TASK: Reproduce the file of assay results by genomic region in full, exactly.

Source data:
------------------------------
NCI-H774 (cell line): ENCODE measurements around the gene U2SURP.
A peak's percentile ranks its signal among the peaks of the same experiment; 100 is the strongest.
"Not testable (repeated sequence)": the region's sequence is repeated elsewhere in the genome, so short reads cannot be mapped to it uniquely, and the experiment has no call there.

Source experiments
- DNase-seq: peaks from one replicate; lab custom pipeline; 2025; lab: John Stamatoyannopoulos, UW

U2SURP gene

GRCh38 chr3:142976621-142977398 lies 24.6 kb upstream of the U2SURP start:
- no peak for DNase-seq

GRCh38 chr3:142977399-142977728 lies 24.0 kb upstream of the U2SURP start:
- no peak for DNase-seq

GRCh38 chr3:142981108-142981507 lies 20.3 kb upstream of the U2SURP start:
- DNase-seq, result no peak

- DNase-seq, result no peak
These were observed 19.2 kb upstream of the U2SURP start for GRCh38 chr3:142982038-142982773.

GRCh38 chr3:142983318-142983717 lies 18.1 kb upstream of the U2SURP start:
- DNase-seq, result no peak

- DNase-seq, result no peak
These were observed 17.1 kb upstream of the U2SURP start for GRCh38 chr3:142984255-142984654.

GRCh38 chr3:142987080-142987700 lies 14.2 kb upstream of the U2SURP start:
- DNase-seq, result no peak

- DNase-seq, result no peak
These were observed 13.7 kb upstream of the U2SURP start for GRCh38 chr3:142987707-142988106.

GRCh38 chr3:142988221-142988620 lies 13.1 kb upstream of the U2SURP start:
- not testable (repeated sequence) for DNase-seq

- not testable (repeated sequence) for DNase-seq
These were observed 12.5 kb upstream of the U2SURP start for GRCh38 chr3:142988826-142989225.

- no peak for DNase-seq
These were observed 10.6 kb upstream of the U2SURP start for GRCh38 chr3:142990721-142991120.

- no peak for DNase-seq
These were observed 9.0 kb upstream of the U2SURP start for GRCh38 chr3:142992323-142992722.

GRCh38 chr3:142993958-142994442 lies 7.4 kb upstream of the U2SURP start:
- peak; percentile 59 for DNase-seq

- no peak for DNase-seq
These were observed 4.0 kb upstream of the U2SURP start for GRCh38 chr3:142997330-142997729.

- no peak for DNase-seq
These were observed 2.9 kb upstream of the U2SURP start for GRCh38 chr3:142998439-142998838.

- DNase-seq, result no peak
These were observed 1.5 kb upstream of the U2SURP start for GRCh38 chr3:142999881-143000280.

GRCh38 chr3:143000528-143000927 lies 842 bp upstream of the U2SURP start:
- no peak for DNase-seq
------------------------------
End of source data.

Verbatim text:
NCI-H774 (cell line): ENCODE measurements around the gene U2SURP.
A peak's percentile ranks its signal among the peaks of the same experiment; 100 is the strongest.
"Not testable (repeated sequence)": the region's sequence is repeated elsewhere in the genome, so short reads cannot be mapped to it uniquely, and the experiment has no call there.

Source experiments
- DNase-seq: peaks from one replicate; lab custom pipeline; 2025; lab: John Stamatoyannopoulos, UW

U2SURP gene

GRCh38 chr3:142976621-142977398 lies 24.6 kb upstream of the U2SURP start:
- no peak for DNase-seq

GRCh38 chr3:142977399-142977728 lies 24.0 kb upstream of the U2SURP start:
- no peak for DNase-seq

GRCh38 chr3:142981108-142981507 lies 20.3 kb upstream of the U2SURP start:
- DNase-seq, result no peak

- DNase-seq, result no peak
These were observed 19.2 kb upstream of the U2SURP start for GRCh38 chr3:142982038-142982773.

GRCh38 chr3:142983318-142983717 lies 18.1 kb upstream of the U2SURP start:
- DNase-seq, result no peak

- DNase-seq, result no peak
These were observed 17.1 kb upstream of the U2SURP start for GRCh38 chr3:142984255-142984654.

GRCh38 chr3:142987080-142987700 lies 14.2 kb upstream of the U2SURP start:
- DNase-seq, result no peak

- DNase-seq, result no peak
These were observed 13.7 kb upstream of the U2SURP start for GRCh38 chr3:142987707-142988106.

GRCh38 chr3:142988221-142988620 lies 13.1 kb upstream of the U2SURP start:
- not testable (repeated sequence) for DNase-seq

- not testable (repeated sequence) for DNase-seq
These were observed 12.5 kb upstream of the U2SURP start for GRCh38 chr3:142988826-142989225.

- no peak for DNase-seq
These were observed 10.6 kb upstream of the U2SURP start for GRCh38 chr3:142990721-142991120.

- no peak for DNase-seq
These were observed 9.0 kb upstream of the U2SURP start for GRCh38 chr3:142992323-142992722.

GRCh38 chr3:142993958-142994442 lies 7.4 kb upstream of the U2SURP start:
- peak; percentile 59 for DNase-seq

- no peak for DNase-seq
These were observed 4.0 kb upstream of the U2SURP start for GRCh38 chr3:142997330-142997729.

- no peak for DNase-seq
These were observed 2.9 kb upstream of the U2SURP start for GRCh38 chr3:142998439-142998838.

- DNase-seq, result no peak
These were observed 1.5 kb upstream of the U2SURP start for GRCh38 chr3:142999881-143000280.

GRCh38 chr3:143000528-143000927 lies 842 bp upstream of the U2SURP start:
- no peak for DNase-seq